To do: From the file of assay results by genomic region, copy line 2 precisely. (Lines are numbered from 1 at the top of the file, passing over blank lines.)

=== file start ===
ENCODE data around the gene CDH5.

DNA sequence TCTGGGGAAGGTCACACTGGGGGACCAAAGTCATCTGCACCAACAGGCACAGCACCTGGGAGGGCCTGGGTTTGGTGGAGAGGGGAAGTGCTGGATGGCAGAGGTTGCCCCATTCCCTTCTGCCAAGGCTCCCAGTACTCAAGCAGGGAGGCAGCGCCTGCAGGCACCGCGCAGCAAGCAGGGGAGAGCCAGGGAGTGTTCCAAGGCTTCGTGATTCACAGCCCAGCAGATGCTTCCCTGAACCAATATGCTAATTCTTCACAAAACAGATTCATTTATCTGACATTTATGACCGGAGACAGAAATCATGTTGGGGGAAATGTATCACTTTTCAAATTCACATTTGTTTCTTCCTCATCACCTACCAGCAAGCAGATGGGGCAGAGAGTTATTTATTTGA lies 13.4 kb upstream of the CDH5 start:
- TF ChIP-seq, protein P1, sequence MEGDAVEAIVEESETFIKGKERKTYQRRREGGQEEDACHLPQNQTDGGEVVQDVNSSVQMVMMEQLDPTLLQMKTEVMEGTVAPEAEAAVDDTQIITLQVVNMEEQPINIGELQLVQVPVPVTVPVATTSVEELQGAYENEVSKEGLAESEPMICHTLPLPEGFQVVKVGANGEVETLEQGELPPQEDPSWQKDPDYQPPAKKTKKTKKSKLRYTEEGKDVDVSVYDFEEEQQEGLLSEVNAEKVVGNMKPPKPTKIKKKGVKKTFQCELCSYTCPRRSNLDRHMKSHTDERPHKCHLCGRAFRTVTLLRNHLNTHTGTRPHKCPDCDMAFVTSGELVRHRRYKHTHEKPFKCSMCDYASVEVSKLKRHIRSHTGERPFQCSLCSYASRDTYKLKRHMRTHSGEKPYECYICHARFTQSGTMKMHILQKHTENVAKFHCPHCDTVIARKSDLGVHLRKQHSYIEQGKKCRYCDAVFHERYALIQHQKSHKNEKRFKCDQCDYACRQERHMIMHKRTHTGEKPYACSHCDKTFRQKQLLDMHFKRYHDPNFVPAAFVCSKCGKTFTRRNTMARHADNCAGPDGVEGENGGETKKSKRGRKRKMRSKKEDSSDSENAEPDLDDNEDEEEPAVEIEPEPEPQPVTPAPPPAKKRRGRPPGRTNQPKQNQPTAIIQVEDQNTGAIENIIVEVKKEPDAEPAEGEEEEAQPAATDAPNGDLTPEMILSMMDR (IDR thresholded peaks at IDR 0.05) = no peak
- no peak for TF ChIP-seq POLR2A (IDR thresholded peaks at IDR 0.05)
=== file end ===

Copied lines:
DNA sequence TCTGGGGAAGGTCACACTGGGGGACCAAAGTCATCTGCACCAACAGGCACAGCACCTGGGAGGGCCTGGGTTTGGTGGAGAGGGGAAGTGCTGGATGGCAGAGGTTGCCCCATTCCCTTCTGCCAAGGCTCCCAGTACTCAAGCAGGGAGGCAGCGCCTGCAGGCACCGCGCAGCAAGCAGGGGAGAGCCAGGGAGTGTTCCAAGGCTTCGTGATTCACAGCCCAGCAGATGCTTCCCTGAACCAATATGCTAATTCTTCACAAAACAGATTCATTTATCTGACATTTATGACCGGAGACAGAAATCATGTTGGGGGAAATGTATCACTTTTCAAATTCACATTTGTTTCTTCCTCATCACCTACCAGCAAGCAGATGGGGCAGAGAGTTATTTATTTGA lies 13.4 kb upstream of the CDH5 start: